ricket's greatest batsman and Australian ICON was born in Cootamundra, NSW, on 27th August, 1908. Bradman was educated at Bowral, the home of the Bradman Museum.
He played his first Test for Australia against England in 1928-29. In that series he scored two centuries.
Bradman scored his first Test century aged twenty and in 1930 hit 309 runs in a day. He scored 974 runs over seven innings, an average of 139.14.
In 1930, playing for NSW against England, he scored 452 runs not out, in 415 minutes.
The English team of the 1932-33 series devised the 'bodyline' tactics to try to combat the Bradman factor and succeeded in holding him to less runs scored than normally he would have.
In 1934? (6) he was made Australian captain and was knighted in 1949 for services to cricket.
His play inspired the popular song of the 30s - 'Our Don Bradman'.
Before retiring he led Australia on the famous undefeated tour to England in 1948.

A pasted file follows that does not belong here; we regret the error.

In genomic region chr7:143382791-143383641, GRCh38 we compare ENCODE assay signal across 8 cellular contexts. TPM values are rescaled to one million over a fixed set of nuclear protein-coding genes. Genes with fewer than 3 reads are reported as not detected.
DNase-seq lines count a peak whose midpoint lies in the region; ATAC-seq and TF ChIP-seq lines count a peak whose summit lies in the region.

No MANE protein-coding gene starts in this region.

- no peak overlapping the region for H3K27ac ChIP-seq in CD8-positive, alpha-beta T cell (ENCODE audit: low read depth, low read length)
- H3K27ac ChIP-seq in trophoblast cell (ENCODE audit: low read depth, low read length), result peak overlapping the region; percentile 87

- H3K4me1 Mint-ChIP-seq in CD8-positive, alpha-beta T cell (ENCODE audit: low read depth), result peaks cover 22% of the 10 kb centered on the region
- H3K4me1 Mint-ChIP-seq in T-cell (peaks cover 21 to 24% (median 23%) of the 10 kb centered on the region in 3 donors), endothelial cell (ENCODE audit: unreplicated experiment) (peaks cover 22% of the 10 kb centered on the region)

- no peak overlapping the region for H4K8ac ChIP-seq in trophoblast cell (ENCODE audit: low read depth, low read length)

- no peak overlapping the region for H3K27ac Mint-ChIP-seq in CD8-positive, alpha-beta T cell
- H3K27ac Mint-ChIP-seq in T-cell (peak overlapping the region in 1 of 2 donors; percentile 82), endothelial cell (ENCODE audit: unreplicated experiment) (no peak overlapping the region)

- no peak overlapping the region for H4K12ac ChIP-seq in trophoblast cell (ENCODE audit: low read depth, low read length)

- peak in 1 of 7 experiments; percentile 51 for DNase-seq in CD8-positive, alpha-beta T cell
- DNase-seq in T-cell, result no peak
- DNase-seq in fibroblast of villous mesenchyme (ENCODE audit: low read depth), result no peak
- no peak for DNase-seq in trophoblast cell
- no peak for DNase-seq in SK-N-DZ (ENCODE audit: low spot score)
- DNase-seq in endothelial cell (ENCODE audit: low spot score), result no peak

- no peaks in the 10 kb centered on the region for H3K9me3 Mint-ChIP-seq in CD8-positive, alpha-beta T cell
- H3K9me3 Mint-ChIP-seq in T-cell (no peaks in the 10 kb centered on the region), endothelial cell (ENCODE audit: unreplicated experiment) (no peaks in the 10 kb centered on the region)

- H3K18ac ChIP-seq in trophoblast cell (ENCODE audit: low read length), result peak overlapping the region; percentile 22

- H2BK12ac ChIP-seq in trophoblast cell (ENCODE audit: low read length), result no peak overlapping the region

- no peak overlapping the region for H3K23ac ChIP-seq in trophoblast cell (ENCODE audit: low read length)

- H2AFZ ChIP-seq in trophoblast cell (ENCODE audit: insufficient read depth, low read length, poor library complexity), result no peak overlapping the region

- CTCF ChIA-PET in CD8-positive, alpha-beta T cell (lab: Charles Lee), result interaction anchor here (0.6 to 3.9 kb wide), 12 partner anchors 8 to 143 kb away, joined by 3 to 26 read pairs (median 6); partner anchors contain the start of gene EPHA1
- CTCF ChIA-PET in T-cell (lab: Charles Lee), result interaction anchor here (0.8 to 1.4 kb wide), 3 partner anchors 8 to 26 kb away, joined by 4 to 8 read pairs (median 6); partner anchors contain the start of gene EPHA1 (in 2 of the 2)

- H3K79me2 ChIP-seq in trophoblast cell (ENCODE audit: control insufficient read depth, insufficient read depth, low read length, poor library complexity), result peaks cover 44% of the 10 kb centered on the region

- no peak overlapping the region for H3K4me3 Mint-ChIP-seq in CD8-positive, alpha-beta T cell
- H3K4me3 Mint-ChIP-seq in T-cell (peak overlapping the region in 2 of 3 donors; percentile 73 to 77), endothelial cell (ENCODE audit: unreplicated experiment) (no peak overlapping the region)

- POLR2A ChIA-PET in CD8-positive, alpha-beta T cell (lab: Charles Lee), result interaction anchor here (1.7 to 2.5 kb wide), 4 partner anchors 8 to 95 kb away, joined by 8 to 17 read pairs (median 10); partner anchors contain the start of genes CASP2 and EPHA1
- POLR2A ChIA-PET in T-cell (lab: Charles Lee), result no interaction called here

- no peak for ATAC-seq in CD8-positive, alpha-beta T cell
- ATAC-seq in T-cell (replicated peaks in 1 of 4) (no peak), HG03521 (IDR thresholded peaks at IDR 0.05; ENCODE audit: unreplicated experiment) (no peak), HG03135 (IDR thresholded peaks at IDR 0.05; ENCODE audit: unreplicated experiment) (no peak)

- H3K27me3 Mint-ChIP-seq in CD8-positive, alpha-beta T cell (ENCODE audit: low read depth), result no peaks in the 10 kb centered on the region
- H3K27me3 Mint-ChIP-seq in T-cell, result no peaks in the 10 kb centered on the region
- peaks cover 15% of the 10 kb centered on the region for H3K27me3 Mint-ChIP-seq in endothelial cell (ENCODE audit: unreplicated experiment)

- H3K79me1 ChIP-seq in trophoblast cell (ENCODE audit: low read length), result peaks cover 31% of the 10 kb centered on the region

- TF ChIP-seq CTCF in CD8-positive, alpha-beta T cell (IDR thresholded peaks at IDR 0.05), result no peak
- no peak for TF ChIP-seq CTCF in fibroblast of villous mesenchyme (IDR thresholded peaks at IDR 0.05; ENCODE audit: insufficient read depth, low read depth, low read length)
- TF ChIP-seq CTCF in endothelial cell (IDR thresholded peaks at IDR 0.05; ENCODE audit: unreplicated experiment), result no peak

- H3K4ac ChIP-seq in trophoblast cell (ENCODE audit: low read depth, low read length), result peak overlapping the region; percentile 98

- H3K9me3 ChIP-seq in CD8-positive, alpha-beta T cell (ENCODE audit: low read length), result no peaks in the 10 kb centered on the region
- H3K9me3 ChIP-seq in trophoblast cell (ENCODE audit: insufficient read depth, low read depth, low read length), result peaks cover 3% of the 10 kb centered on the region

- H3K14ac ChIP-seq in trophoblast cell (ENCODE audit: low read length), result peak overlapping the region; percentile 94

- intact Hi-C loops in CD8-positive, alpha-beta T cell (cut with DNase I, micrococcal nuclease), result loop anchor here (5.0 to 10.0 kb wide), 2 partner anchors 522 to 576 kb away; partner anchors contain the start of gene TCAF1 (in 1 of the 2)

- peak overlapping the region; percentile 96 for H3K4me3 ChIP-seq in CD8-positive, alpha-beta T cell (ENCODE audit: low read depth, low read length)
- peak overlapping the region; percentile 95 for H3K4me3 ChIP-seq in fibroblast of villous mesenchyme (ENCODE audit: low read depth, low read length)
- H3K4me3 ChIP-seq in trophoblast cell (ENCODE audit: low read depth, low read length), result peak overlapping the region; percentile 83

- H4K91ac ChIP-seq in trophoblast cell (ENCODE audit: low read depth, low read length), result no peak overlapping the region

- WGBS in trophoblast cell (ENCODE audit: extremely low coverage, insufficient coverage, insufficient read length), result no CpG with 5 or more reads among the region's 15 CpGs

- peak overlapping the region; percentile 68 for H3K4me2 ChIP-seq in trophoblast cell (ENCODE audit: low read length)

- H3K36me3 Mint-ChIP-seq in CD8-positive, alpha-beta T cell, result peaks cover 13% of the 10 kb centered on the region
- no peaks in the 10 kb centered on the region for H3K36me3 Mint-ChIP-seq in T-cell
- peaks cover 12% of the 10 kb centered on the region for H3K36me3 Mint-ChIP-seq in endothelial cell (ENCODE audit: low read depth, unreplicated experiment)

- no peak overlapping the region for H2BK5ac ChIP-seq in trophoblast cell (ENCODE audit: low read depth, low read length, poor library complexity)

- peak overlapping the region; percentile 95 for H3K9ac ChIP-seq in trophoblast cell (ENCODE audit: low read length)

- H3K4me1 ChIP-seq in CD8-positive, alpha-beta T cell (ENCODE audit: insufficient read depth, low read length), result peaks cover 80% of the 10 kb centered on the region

'The Don' has an amazing 99.94 Test batting average which will probably never be equalled, although current Australian Test captain Mark Taylor recently equalled Bradman's Australian record of 344 runs in an innings.
His 52 Test appearances produced 6,996 runs.
Sir Donald served as chairman of the Australian Board of Control for International Cricket for two terms, 1960-63 and 1969-72.
He has written several books, with The Art Of Cricket in 1958 being a favourite.
With the passing away of his wife Lady Jessie, in September 1997, Sir Donald lives quietly in Adelaide. Lady Jessie played a role in fighting for sick babies and in April, 1999, a new variety of pansy was named in her honour - the Lady Jessie Bradman pansy.
In the year 2000 the Olympic Torch will pass through his birthplace of Cootamundra as it wends its way around Australia to the opening ceremony at Stadium Australia on September 15th.